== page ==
I answered that specific question in response to Andy Wightman, but I am happy to do so again. First, the Werritty review was independent of Government. It has made a set of recommendations, not all of which were unanimous, as has already been pointed out. We will give careful consideration to all the recommendations alongside other evidence before we issue a full response. As part of that, we will meet key stakeholders to discuss the review’s findings.

Secondly, on licensing, as I said very clearly to Andy Wightman, part of our consideration will be to move to a licensing scheme much earlier than the five-year timeframe that was suggested by the review group. We welcome the input of everyone who has an interest in the matter. We will issue our response to the Werritty recommendations as soon as we are able to do so.


The First Minister’s words are encouraging and welcome, just like those of her Cabinet Secretary yesterday (see here) but to be perfectly frank, the early implementation of a licensing scheme for grouse shooting should really be ‘a no-brainer’ rather than being ‘a serious consideration’. The Scottish Government has promised action for years and years and years (see here for a timeline) – NOW’s the time to deliver.

Werritty Review: Scottish Wildlife Trust urges action ‘without unnecessary delay’

Further to the publication of the Werritty Review on grouse moor management this morning (here), the Scottish Wildlife Trust (SWT) has joined other groups in calling for the Scottish Government to stop procrastinating and get on with sorting out the practices that ‘have a serious impact on our natural environment’.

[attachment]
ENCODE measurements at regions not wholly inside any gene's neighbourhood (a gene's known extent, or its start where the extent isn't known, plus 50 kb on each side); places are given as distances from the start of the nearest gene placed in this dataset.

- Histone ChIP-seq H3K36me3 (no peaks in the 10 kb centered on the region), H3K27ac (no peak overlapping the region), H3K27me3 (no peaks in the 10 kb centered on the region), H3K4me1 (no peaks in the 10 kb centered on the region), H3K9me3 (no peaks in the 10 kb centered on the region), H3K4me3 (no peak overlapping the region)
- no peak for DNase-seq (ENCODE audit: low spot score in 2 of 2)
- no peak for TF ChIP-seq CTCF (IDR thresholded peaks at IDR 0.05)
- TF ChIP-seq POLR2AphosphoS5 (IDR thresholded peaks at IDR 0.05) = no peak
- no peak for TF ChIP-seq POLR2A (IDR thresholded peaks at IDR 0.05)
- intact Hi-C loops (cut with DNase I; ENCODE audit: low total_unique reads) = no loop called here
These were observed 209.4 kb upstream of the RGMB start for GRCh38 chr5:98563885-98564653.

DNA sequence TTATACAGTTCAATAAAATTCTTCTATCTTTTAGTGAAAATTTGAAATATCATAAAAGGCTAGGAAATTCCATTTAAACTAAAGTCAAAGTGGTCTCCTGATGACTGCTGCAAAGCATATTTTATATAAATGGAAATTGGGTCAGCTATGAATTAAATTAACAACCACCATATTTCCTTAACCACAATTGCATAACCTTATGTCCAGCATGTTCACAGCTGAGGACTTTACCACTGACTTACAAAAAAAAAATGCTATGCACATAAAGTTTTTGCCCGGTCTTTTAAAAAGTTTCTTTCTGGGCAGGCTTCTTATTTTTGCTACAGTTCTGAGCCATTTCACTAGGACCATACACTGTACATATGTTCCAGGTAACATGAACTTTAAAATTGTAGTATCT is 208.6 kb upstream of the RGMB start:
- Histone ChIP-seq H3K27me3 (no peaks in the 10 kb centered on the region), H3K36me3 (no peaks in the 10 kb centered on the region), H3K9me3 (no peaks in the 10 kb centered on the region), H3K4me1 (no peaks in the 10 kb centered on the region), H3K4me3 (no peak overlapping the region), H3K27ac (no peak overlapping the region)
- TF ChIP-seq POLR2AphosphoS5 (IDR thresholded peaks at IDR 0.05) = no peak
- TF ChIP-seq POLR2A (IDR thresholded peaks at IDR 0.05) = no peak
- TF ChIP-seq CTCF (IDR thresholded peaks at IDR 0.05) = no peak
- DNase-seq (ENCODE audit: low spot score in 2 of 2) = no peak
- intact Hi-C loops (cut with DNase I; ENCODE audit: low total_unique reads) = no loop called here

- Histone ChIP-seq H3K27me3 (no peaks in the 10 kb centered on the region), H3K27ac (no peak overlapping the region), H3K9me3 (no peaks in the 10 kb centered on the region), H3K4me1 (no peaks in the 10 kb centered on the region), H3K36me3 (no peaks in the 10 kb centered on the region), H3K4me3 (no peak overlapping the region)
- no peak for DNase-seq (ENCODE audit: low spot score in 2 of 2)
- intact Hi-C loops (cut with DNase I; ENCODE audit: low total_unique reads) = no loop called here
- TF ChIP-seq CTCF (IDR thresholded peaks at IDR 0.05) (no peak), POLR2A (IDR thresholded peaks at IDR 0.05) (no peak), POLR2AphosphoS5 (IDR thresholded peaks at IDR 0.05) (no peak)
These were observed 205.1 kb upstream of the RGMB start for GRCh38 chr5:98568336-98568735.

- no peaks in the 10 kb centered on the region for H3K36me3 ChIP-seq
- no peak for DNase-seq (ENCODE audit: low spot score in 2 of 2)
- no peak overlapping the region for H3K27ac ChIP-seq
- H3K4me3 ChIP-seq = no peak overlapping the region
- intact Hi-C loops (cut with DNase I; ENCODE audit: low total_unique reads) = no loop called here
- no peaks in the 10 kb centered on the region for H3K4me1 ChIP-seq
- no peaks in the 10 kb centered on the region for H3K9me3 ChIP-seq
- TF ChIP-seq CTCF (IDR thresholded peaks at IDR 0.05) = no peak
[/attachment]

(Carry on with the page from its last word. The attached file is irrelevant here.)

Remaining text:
There’s a strong and resolute message emerging in all these public responses which won’t have gone unnoticed by the Scottish Government.

The SWT’s statement is as follows:


The Trust has responded to the publication of the review by the Grouse Moor Management Group, commissioned by the Scottish Government and chaired by Professor Alan Werritty.

Sarah Robinson, Director of Conservation, Scottish Wildlife Trust said: “This report highlights the serious impacts that unsustainable moorland management can have on Scotland’s uplands. We welcome the recommendation that the Scottish Government should signal its intent to introduce licensing unless bird of prey populations on or near shooting estates recover.

We also welcome the acceptance from those representing the sporting sector that current practices fall well short of the standards required in modern Scotland, and when every part of our society has to work together to address the serious crisis facing nature.

But, the report lacks detail on what the measures of improvement will actually be, and what resources will be available to monitor compliance. We call on the Scottish Government and Scottish Natural Heritage to set out what evidence they will use and what standards need to be met, to show whether regulation is required.